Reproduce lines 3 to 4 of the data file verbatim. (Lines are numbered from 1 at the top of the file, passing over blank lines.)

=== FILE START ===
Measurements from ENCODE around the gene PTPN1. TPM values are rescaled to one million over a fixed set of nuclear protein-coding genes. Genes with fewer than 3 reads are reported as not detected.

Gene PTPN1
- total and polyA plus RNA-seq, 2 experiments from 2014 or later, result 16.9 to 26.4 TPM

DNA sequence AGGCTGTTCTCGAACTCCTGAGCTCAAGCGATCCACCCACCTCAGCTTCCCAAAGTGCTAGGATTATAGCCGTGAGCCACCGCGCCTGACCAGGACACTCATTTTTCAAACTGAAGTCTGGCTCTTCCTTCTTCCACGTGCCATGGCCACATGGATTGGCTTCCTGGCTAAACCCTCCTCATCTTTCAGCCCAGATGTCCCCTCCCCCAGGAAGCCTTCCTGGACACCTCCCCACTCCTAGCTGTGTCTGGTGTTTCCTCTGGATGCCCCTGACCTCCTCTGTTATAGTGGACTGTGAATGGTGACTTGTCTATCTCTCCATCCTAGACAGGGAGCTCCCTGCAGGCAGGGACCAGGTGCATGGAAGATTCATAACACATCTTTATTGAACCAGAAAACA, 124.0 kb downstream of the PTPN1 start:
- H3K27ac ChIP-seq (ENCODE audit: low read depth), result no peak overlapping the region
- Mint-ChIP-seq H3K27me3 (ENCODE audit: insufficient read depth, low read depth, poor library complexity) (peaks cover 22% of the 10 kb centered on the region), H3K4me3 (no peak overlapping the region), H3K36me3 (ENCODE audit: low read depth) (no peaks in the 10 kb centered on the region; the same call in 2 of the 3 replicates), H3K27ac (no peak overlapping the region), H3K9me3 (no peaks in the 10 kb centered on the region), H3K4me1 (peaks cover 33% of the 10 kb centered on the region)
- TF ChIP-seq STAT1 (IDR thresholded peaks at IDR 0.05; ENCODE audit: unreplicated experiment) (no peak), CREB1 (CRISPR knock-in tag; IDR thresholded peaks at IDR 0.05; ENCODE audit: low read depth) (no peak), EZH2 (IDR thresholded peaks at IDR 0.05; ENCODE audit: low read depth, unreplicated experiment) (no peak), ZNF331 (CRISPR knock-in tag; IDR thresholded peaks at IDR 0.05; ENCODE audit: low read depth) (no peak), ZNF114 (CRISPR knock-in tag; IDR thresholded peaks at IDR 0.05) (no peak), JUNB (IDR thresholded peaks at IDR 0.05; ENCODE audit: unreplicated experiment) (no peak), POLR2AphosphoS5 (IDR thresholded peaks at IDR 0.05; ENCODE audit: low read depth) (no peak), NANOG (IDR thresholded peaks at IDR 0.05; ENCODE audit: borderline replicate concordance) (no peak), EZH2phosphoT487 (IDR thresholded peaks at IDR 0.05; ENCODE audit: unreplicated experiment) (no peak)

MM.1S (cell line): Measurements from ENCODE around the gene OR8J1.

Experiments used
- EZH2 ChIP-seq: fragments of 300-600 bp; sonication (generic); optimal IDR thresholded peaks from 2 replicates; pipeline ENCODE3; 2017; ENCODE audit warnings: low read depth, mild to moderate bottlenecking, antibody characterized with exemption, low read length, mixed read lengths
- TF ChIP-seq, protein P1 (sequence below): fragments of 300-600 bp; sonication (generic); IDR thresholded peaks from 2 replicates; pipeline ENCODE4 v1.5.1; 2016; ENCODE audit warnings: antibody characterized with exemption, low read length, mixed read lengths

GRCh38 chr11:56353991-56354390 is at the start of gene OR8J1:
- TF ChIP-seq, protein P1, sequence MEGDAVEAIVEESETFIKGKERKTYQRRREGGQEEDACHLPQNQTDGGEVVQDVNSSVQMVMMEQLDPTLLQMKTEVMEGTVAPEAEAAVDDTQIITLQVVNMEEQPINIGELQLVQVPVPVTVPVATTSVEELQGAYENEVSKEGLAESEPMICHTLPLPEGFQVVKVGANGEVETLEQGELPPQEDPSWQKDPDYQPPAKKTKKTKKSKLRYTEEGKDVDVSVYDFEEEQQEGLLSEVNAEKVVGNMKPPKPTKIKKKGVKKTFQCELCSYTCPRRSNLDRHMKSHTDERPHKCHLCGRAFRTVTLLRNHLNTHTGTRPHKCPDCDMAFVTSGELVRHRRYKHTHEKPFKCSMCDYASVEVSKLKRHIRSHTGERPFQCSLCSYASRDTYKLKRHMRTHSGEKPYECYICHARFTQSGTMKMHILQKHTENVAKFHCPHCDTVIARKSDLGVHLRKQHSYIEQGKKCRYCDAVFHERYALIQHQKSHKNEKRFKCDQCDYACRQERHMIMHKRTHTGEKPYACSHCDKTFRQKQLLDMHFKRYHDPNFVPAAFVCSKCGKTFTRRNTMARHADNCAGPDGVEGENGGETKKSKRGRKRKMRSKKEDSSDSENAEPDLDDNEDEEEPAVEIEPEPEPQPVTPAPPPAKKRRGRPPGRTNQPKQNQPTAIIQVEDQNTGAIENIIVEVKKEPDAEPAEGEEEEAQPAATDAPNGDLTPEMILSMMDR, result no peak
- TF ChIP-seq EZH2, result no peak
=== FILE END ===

- total and polyA plus RNA-seq, 2 experiments from 2014 or later, result 16.9 to 26.4 TPM

DNA sequence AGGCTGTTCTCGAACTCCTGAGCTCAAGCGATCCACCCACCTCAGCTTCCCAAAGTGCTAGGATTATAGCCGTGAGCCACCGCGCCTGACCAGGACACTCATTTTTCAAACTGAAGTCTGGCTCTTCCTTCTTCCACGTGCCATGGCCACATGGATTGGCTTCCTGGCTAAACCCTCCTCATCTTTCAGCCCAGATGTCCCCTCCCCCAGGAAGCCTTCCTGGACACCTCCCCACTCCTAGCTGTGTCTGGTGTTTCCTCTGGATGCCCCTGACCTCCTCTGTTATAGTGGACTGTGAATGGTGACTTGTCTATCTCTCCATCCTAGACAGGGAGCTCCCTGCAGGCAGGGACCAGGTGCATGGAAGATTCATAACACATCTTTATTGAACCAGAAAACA, 124.0 kb downstream of the PTPN1 start: